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Band Saw Thrust Bearings

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Forum topic by Hopdevil posted 1210 days ago 1658 views 1 time favorited 5 replies Add to Favorites Watch
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Hopdevil

178 posts in 1687 days


1210 days ago

Topic tags/keywords: question bandsaw

Probably a simple question…

Why do some types of bandsaws have the thrust bearing set perpendicular to the blade, and some are in the same line as the blade. Is there an advantage to one vs the other? It seems strange that some (including my grizzly) are perpendicular with the blade touching the side of the bearing rather than the edge of the bearing so that the bearing can rotate.

Yeah, I obsess about the little stuff.

-- Buzz ---- Message sent from the End of the Internet.


5 replies so far

View Lee Barker's profile

Lee Barker

2163 posts in 1451 days


#1 posted 1210 days ago

All the saws I’ve seen have the stock backing bearing at right angles to the blade. The only ones I’ve seen parallel, or edge-on to the blade, are the Carter aftermarket units. They have a groove milled in the wheel (with a concentric bearing within) in which the back of the blade rides.

Is that any help?

-- "...in his brain, which is as dry as the remainder biscuit after a voyage, he hath strange places cramm'd with observation, the which he vents in mangled forms." --Shakespeare, "As You Like It"

View crank49's profile

crank49

3338 posts in 1572 days


#2 posted 1210 days ago

I never did understand the “sidewinder” type bearing. It applies the load in the bearing’s weakest direction and it adds friction by constantly scrubbing the back of the blade.

-- Michael :-{| “If you tell a big enough lie and tell it frequently enough, it will be believed.” ― A H

View swirt's profile

swirt

1935 posts in 1573 days


#3 posted 1209 days ago

My 14” Craftsman has the rear thrust bearing set parallel to the blade so the back edge of the blade runs along the roller. Works well. Not sure why the others put them on sideways.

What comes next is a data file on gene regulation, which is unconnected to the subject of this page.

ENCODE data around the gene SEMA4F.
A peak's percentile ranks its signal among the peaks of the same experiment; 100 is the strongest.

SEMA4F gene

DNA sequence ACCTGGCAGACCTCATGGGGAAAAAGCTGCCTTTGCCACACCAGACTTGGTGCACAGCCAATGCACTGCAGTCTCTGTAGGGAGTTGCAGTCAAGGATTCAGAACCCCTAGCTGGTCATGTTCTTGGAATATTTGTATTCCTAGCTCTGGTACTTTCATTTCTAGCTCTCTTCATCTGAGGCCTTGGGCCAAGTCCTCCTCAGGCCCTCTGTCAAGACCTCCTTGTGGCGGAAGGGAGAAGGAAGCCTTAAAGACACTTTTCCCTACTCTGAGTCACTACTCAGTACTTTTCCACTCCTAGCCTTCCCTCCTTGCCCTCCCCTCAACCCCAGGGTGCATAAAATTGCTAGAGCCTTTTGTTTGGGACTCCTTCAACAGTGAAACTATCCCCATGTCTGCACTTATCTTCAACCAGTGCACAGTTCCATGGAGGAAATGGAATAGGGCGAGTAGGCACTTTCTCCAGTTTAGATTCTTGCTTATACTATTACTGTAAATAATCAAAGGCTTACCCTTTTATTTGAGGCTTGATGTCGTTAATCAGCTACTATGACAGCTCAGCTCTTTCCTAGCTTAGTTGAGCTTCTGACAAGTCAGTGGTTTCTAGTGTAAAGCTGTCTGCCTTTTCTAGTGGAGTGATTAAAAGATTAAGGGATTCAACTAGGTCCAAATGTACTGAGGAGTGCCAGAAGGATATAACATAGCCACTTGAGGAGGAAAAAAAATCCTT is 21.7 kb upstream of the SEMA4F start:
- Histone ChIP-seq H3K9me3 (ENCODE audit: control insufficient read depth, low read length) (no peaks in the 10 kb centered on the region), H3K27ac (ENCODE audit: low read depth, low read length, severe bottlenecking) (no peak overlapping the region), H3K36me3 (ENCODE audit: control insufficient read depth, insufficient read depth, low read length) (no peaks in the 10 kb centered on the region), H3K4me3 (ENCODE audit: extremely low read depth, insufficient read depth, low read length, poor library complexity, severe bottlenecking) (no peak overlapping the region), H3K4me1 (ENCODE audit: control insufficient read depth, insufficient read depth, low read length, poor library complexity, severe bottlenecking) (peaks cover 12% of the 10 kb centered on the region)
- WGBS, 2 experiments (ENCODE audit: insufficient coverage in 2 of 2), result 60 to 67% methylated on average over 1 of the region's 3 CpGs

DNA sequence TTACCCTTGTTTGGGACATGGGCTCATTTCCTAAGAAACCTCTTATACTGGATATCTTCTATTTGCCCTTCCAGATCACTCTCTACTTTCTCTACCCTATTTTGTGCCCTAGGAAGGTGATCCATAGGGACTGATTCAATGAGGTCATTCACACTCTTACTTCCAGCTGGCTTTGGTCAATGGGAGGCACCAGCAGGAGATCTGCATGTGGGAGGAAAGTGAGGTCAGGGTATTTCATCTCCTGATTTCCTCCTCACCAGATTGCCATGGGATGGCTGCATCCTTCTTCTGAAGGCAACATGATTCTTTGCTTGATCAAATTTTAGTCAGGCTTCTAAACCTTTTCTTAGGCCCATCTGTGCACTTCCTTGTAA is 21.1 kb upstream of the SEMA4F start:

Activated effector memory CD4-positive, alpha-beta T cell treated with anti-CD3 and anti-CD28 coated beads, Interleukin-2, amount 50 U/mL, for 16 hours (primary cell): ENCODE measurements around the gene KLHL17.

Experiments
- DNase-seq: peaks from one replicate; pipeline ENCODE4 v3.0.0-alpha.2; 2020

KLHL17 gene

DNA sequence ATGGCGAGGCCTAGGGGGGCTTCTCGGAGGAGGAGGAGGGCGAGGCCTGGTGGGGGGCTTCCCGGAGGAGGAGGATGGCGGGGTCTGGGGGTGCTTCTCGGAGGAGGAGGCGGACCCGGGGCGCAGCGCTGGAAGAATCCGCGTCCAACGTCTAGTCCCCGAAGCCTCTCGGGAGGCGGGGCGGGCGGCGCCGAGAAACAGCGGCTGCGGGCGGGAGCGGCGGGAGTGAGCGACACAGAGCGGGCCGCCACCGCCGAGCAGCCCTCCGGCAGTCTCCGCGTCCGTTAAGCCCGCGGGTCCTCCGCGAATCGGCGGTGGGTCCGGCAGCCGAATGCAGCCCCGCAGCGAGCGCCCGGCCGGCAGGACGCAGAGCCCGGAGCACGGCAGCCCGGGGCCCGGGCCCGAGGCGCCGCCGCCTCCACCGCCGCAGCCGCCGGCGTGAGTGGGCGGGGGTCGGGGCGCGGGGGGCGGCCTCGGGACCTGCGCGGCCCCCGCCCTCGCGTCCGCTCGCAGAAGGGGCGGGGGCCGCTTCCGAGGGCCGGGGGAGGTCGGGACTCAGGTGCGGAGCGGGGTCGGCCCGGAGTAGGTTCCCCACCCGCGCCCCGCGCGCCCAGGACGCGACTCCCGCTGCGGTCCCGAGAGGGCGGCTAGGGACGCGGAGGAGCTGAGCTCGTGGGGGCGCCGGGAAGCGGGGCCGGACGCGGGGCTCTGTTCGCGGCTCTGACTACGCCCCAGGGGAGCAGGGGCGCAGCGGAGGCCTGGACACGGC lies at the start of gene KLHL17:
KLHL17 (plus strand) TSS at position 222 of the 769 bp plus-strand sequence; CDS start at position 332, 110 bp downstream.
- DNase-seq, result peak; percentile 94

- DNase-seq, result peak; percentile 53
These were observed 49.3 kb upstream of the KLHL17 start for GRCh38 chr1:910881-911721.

-- Galootish log blog, http://www.timberframe-tools.com

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DrDirt

2359 posts in 2343 days


#4 posted 1209 days ago

I was told that the sideways bearing doesn’t mess up the blade tracking, where the bearing ‘rolling’ at the back will develop a grove and the blade will want to drop into that groove independant of the tension and guide block adjustment. while there would be no permanent wear pattern on the perpindicular version.

the carter grooved roller is usualy for scrolling without any side guides so that you can turn really tight.
Obviously there is a lot more friction running sideways to the load. But their aftermarket units also replace the guide blocks with bearings.
Maybe it is better – but the demo Michael Fortune gave showed that the gadgets were a waste of money as he tuned a stock 14” delta to prove his point.

I believe him because (a) he seems to know his stuff, and (b) his point wasn’t to get me to buy anything – there was no vested interest for him to support or oppose aftermarket guides.

Doesn’t mean he’s right either….....but his point of view is that we don’t need half the stuff out there on the market that proposes to make us automatically better woodworkers right out of the box.

-- "If we did all the things we are capable of doing, we would literally astonish ourselves." Edison

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Hopdevil

178 posts in 1687 days


#5 posted 1209 days ago

Thanks all!

DrDirt, that makes sense regarding the wear. It just seems a strange way to do it. You would think they would design a special type of bearing with more wear surface or something. I guess that is why I’m not an engineer! ;-)

-- Buzz ---- Message sent from the End of the Internet.

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